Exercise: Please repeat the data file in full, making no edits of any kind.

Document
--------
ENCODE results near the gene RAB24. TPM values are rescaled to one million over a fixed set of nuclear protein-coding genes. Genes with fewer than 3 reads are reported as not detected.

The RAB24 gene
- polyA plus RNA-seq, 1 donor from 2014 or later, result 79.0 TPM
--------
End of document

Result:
ENCODE results near the gene RAB24. TPM values are rescaled to one million over a fixed set of nuclear protein-coding genes. Genes with fewer than 3 reads are reported as not detected.

The RAB24 gene
- polyA plus RNA-seq, 1 donor from 2014 or later, result 79.0 TPM